Jeremy Scahill’s book, Dirty Wars, comes out tomorrow. I’m sure I’ll have more to say about it over the next few weeks.
But for now, he’s got an adaptation at the Nation that describes a Senior Administration Official involved in drone targeting, who would have left sometime between October 14, 2011 and now (so, maybe Petraeus, Panetta, Clinton, or Vietor?? Update: Or Jeh Johnson?), claiming that the strike was all a mistake, launched in response to apparently crappy intelligence from Ali Abdullah Saleh’s government (or possibly the Saudis?) claiming that senior AQAP leader Ibrahim al-Banna was present, alone.
A former senior official in the Obama administration told me that after Abdulrahman’s killing, the president was “surprised and upset and wanted an explanation.” The former official, who worked on the targeted killing program, said that according to intelligence and Special Operations officials, the target of the strike was al-Banna, the AQAP propagandist. “We had no idea the kid was there. We were told al-Banna was alone,” the former official told me. Once it became clear that the teenager had been killed, he added, military and intelligence officials asserted, “It was a mistake, a bad mistake.”
The now-former SAO goes on to describe how pissed the Moral Rectitude Drone Assassination Czar John Brennan was about the strike, because he believed Abdulrahman was deliberately set up to be killed (though Scahill’s source doesn’t appear to specify whom Brennan thought was setting up an American teenager for death, JSOC, Yemeni partners, or the Saudis).
However, John Brennan, at the time President Obama’s senior adviser on counterterrorism and homeland security, “suspected that the kid had been killed intentionally and ordered a review. I don’t know what happened with the review.”
So Brennan sets up a review … that apparently got stashed in the same black hole as every other report on drone killing.
Because the whole thing is embarrassing.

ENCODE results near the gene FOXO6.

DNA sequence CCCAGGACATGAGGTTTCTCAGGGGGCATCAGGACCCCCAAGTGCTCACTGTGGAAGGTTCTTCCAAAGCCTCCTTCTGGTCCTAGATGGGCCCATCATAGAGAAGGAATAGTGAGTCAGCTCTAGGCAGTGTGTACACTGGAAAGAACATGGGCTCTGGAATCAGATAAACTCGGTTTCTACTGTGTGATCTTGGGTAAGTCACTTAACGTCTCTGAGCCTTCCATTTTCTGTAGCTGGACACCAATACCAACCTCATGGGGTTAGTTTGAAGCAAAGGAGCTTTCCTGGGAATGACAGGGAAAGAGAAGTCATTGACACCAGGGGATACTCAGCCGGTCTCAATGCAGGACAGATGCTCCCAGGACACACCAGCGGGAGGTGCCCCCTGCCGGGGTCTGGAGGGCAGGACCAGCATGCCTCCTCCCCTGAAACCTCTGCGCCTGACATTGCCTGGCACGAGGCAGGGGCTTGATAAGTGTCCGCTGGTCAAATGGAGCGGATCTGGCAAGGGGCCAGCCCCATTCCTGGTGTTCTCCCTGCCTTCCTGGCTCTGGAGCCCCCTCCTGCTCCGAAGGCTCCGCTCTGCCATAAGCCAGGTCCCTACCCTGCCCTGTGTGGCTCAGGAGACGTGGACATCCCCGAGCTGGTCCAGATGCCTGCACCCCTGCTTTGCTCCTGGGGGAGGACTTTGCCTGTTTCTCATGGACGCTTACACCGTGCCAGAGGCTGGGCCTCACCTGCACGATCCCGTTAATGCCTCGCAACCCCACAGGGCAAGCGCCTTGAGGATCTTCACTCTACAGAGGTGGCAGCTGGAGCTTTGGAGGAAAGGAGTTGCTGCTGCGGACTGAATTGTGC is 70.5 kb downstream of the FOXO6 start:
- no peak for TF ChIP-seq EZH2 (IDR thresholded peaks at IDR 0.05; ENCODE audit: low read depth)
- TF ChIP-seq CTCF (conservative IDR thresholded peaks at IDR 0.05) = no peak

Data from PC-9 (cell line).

Brennan, who is now director of the CIA, recently answered an inquiry from the Senate Intelligence Committee on such after-strike reviews. When civilians are killed, Brennan said, “we not only take account of the human tragedy, but we also go back and review our actions.” Analysts “draw on a large body of information—human intelligence, signals intelligence, media reports, and surveillance footage—to help us make an informed determination about whether civilians were in fact killed or injured,” Brennan asserted in his written response. “In those rare instances in which civilians have been killed, after-action reviews have been conducted.” No such review of Abdulrahman’s killing has ever been made public.
The consensus that has emerged from various anonymous officials commenting on Abdulrahman’s killing was that it was a mistake. I asked the former senior administration official why, if that was the case, the White House didn’t publicly acknowledge it. “We killed three US citizens in a very short period,” he told me. “Two of them weren’t even targets: Samir Khan and Abdulrahman Awlaki. That doesn’t look good. It’s embarrassing.”
Recall, when JSOC killed almost an entire Bedouin clan in al-Majala, David Petraeus claimed that only the alleged targets immediate family had been killed, well after people had been to the site to document the carnage. Immediately after Abdulrahman’s death, the Administration immediately, almost boisterously, claimed the boy was 21, either based on crappy intelligence or in an attempt to justify a “military aged male” claim.
This is why it is so important to declassify the documents on targeted killing. Even according to the Moral Rectitude Drone Assassination Czar, this kid was set up.
He just won’t tell us by whom.